Worldwide, Systemic Disruption Accompanies 3rd Platform

Cloud Devices

Research firm IDC (International Data Corporation) released its projections last December for the development of the ICT (information and communications technology) market in 2014. The forecast was shaped considerably by the rise of the third platform (a.k.a. the 3rd platform), which represents a new phase of computing based in part on rapid-fire processing. The platform is an amalgam of mobile device access, distributed virtualization (a.k.a. cloud), predictive analytics (i.e., big data), and social media.

As noted previously in this blog, Mark Neistat of cloud provider US Signal Company explored the topic of the third platform on behalf of professional association Technology First in May 2013. Here are three key characteristics of the platform from his perspective:

  • Virtual & Lightweight – The third platform, which started to emerge in about 2005, followed a twenty-year reign for the second platform, the PC (personal computer), which in turn was preceded by the original platform, mainframe computing.
  • Business Anywhere – Of the four technologies that compose the third platform, the most fundamental – or as Neistat calls it, “the biggest plank” – is mobile device access. Analytics, cloud, and social networking are all performed within mobile environments.
  • The New Normal – Tablets, cell phones, and e-readers (Kindle, etc.) will represent a higher proportion of Web access than will personal computers by 2015.

IDC analyst Frank Gens noted that the third platform is central to how computing will develop in part because that’s where money is being invested. He mentioned that 2013 was a year in which billions were shifted toward development of the most innovative and sophisticated platform yet implemented.

Looking forward, Gens projected that 2014 would be another year in which companies put huge dollars into expanding their resources and toolsets in the analytics, distributed virtualization, and mobile categories. Companies would also vie for the best talent, aware that cloud development could produce systems that will underpin computing into the 2030s. The third platform will “play a leading role in the disruption… of almost every other industry on the planet.”

Let’s take a look at IDC’s ten-point forecast for this exploding technological field.

  1. The global computing market will expand 5% through 2014, hitting $2.1 trillion. The third platform will be a huge part of that increase: expanding 15%, it will represent 89% of increases in the computing market. Mobile devices will grow, while PC sales will decline 6%.
  2. Expansion of emerging markets (countries with “low to middle per capita income”) will again hit 10% to represent 35% of IT spending globally. The computing market in BRIC (Brazil, Russia, India and China) will accelerate to a 13% boost, especially due to an improved outlook in China. The computing markets in the US and China will expand by the same approximate dollar amount, which is much more impressive for the latter since the American market is about three times its scope.
  3. The cloud will be strengthened (industry-wide) “‘up the stack’” as PaaS (platform as a service) start becoming a more dominant field, particularly platforms that have the power of big data analytics built into them. The big computing powerhouses will have to re-craft their business models if they want to remain relevant in the third-platform era. (This prediction was spot-on: as if taking Gens’ cue, IBM and Cisco both shifted from hardware to cloud at the beginning of the year, with Cisco specifically focused on the Internet of Things – which falls under the umbrella of the third platform.)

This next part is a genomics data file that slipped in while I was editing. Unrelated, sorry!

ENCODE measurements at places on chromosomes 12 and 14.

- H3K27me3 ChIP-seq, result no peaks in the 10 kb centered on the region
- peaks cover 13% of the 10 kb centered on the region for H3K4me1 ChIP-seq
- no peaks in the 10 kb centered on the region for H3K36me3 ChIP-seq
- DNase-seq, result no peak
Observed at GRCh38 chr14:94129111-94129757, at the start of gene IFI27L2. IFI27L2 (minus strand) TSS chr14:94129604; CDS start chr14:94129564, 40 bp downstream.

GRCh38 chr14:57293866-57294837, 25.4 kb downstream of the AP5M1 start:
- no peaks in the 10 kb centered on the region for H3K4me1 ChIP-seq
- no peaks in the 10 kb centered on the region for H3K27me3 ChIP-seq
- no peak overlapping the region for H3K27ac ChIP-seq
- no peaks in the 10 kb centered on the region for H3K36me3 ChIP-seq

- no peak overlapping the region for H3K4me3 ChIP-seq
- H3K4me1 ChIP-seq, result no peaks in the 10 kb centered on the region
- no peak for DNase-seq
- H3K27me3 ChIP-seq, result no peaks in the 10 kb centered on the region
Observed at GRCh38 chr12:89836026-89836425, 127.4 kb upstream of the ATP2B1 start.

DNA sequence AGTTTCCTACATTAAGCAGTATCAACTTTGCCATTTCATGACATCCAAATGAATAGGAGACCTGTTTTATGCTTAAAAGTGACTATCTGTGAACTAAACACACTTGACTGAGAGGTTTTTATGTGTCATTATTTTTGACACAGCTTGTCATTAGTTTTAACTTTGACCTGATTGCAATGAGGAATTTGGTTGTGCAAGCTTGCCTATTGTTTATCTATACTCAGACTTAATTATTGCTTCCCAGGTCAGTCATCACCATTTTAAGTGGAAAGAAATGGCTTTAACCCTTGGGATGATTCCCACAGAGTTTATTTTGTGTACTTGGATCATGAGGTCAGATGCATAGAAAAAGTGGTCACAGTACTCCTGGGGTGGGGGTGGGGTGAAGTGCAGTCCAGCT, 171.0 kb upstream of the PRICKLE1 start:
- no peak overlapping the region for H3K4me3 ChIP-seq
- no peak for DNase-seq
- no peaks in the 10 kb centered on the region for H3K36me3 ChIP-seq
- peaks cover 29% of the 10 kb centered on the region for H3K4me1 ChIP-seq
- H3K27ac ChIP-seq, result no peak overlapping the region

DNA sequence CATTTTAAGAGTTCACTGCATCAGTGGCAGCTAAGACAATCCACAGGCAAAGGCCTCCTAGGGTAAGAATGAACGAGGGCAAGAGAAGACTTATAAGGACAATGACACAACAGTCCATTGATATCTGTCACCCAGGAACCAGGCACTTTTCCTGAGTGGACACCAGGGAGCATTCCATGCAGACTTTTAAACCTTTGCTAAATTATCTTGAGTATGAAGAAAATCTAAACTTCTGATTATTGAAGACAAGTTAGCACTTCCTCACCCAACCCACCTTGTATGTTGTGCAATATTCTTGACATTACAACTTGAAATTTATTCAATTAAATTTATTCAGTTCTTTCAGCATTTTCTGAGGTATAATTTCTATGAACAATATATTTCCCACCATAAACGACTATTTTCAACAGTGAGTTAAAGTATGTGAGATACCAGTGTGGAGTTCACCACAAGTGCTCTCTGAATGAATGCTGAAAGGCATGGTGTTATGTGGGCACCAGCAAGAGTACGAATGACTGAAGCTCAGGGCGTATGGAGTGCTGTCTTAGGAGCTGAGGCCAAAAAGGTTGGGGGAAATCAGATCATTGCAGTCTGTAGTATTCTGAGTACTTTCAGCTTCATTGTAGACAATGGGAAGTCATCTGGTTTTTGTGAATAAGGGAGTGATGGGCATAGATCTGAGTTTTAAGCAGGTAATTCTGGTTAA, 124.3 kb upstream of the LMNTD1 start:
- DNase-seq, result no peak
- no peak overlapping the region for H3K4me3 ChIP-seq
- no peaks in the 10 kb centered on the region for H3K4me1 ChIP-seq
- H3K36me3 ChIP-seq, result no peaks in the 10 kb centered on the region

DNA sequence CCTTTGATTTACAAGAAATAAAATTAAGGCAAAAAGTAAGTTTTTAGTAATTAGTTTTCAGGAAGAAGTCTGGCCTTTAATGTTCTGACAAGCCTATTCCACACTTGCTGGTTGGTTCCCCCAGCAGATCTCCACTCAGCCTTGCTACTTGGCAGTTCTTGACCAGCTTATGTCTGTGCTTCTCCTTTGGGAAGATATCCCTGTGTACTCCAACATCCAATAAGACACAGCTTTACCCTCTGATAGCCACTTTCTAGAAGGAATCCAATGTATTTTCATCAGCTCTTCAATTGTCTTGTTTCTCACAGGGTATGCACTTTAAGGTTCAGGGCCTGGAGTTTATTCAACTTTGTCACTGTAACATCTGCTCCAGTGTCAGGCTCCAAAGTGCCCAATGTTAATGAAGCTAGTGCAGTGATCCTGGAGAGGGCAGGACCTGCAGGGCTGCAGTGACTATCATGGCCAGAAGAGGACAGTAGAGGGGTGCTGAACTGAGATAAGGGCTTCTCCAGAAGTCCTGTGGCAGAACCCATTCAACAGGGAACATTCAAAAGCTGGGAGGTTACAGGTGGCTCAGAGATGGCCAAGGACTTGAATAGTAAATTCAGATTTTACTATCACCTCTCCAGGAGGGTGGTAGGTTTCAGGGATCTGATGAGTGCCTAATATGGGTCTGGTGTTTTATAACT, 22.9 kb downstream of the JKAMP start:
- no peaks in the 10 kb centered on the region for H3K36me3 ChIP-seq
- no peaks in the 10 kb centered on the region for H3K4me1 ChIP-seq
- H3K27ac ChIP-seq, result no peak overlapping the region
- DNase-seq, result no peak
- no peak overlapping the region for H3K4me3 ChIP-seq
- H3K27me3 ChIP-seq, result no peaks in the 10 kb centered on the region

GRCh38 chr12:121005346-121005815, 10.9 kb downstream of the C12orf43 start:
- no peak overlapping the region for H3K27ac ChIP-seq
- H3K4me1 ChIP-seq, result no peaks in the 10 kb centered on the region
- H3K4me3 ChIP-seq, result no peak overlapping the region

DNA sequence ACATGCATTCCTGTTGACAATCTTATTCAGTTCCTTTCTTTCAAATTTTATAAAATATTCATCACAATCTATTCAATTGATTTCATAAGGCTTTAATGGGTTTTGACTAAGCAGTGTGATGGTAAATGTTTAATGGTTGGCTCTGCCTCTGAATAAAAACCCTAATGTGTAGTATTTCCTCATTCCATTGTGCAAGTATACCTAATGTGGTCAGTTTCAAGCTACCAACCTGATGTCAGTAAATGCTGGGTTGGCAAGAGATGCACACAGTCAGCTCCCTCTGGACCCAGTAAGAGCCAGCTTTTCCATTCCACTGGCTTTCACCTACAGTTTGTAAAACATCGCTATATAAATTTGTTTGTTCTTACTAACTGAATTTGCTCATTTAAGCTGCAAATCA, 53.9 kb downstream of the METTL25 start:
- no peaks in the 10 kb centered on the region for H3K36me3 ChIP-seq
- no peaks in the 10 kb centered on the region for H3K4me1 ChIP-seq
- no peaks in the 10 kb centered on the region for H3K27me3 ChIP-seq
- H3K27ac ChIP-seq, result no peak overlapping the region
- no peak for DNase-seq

4. Mobile computing will gather more of a marketplace share, with smart phones leaping 12% and tablets going up 18%. Android development will again account for more application sales than Apple, but the Apple market will be worth more since prices are typically higher.
  5. The amount spent on distributed virtualization – the equipment and solutions provided through “as a Service” cloud models – will rise 25% through the end of 2014. Data centers will proliferate as companies providing cloud work to accomplish a worldwide presence. Niche providers will excel.
  6. The big data market will expand 30%. The desire to crunch numbers as quickly as possible and adapt in real-time will lead businesses to choose PaaS systems with integrated analytics tools.
  7. Social networks will be built into other enterprise apps. Social media isn’t just great for building relationships with customers, but it is an environment for information collection that can lead to operational improvements.
  8. The hardware that forms the basis of cloud infrastructure will be in high demand among cloud-focused data centers. Parts used by cloud providers have typically been “componentized and commoditized.” Established component manufacturers must reconfigure themselves for the cloud.
  9. The solutions supplied through the third platform will provide distinct competitive edges for savvy cloud adopters throughout the business world. The disruption that results can best be maneuvered by building virtual environments centered on industry development.
  10. Mobile will increasingly stretch beyond phones and tablets to all forms of electronics in the IoT (Internet of things). Tripartite collaborations will increase as IT companies work with telecom firms and semiconductor manufacturers to create new types of online environments.

Third Platform Expertise

Cloud is becoming more dominant all the time, through its connection to the rise of the third platform described by IDC. When you step up onto the third platform, make sure it’s stable: choose a provider that secures your data by SSAE 16 standards and offers an ITIL Certified support staff.

By Kent Roberts